Leetcode 145. Binary Tree Postorder Traversal

Problem Explanation

In this problem, we are given the root node of a binary tree. Our task is to perform a post-order traversal of the binary tree and return the sequence of node values.

Binary Tree is a type of tree data structure in which a node can have at most two child nodes, referred to as the left child and right child. Postorder traversal is a depth-first type of tree traversal algorithm where the algorithm first visits the left subtree, then it visits the right subtree, and lastly, it visits the root node.

As an example consider the given binary tree:

3   1
4    \
5     2
6    /
7   3

The post-order traversal of this tree would result in the sequence [3,2,1].


We can solve this problem using a recursive approach. The base case for our recursion would be when the root node is null, i.e., there are no nodes in the tree. In such cases, we don't need to do anything, so we return.

If the root node is not null, we call our recursive function on the left subtree of the root node. This will make sure that we first process all nodes in the left subtree. After this, we make a recursive call on the right subtree. Lastly, after we have visited all nodes in the left and right subtrees, we add the root node's value to our result list.


Here are the solutions in various programming languages.


3class Solution:
4    def postorderTraversal(self, root):
5        res = []
6        self.helper(root, res)
7        return res
9    def helper(self, root, res):
10        if root:
11            self.helper(root.left, res)
12            self.helper(root.right, res)
13            res.append(root.val)


3class Solution {
4    public List<Integer> postorderTraversal(TreeNode root) {
5        List<Integer> res = new ArrayList<>();
6        helper(root, res);
7        return res;
8    }
10    private void helper(TreeNode root, List<Integer> res) {
11        if (root != null) {
12            helper(root.left, res);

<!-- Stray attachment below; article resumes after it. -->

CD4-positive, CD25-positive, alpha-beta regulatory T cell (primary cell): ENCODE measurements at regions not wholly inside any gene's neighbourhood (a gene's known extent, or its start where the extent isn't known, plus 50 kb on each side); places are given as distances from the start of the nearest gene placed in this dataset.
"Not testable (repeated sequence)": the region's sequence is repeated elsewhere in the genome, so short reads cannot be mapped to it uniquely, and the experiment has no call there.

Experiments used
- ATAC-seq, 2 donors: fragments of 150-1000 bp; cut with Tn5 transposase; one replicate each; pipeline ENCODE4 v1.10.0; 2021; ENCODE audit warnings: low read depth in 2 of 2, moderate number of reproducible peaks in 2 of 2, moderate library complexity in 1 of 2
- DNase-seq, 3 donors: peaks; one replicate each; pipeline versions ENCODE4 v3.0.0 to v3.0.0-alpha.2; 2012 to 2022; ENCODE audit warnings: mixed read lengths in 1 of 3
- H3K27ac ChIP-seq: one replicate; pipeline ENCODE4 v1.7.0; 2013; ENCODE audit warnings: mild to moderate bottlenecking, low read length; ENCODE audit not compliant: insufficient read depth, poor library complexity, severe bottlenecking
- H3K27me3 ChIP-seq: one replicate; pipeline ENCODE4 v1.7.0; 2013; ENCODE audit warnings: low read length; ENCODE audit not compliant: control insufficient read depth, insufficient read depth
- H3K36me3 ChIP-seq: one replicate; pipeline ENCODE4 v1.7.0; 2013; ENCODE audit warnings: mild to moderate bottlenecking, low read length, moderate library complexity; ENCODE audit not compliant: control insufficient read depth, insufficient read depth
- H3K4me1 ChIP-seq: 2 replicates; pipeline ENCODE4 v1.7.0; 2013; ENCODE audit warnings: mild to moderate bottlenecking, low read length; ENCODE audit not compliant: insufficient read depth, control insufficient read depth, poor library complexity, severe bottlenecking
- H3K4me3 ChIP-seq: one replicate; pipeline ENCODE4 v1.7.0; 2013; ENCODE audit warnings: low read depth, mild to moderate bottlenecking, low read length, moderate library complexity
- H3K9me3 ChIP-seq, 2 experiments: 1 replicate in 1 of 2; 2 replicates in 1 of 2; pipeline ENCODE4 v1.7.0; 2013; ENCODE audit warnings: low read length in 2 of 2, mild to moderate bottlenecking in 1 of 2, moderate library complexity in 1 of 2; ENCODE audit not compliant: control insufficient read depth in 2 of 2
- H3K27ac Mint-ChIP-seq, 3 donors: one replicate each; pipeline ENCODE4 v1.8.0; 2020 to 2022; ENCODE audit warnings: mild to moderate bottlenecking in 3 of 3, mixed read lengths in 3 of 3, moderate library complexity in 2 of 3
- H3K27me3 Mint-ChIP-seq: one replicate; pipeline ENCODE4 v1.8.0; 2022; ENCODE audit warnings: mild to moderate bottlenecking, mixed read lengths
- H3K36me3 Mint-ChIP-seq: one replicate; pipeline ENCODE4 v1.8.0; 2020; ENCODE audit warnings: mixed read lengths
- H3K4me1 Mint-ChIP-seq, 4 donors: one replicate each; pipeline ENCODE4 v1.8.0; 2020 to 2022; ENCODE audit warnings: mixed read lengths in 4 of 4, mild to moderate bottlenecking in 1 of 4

13            helper(root.right, res);
14            res.add(root.val);
15        }
16    }


3var postorderTraversal = function(root) {
4    let res = [];
5    helper(root, res);
6    return res;
9var helper = function(root, res) {
10    if (root) {
11        helper(root.left, res);
12        helper(root.right, res);
13        res.push(root.val);
14    }


3class Solution {
5    void helper(TreeNode* root, vector<int>& res) {
6        if (root) {
7            helper(root->left, res);
8            helper(root->right, res);
9            res.push_back(root->val);
10        }
11    }
13    vector<int> postorderTraversal(TreeNode* root) {
14        vector<int> res;
15        helper(root, res);
16        return res;
17    }


3public class Solution {
4    List<int> res = new List<int>();
6    public IList<int> PostorderTraversal(TreeNode root) {
7        if(root == null){
8            return res;
9        }
10        PostorderTraversal(root.left);
11        PostorderTraversal(root.right);
12        res.Add(root.val);
13        return res;
14    }

In all the above solutions, helper is a recursive function that performs the post-order traversal. It first processes the left subtree, then the right subtree, and lastly, it processes the root node. This traversal is ensured by the sequence of the recursive function calls. The sequence of node values is stored in a list/array which is returned as the result.# Time Complexity

The time complexity of the post-order traversal algorithm is O(n), where n is the number of nodes in the binary tree. This is because we visit each node once.

Space Complexity

The space complexity of the post-order traversal algorithm is also O(n), where n is the number of nodes in the binary tree. This is due to the maximum amount of space required by the recursion stack in the worst-case scenario, which occurs when the binary tree is skewed, i.e., each node has only one child node. The depth of the recursion tree equals the number of nodes in the binary tree, hence the space complexity is O(n).


Post-order traversal of a binary tree is a fundamental operation for many tasks in computer science, such as expression tree evaluation and solving certain dynamic programming problems. The recursive approach provided in this article is straightforward, efficient and easy to understand. However, the same task can be accomplished using an iterative approach with the help of a stack, but it can be a bit more complex than the recursive one. All solutions provided follow the same algorithmic concept with slightly different implementations based on the syntax of the respective programming languages.

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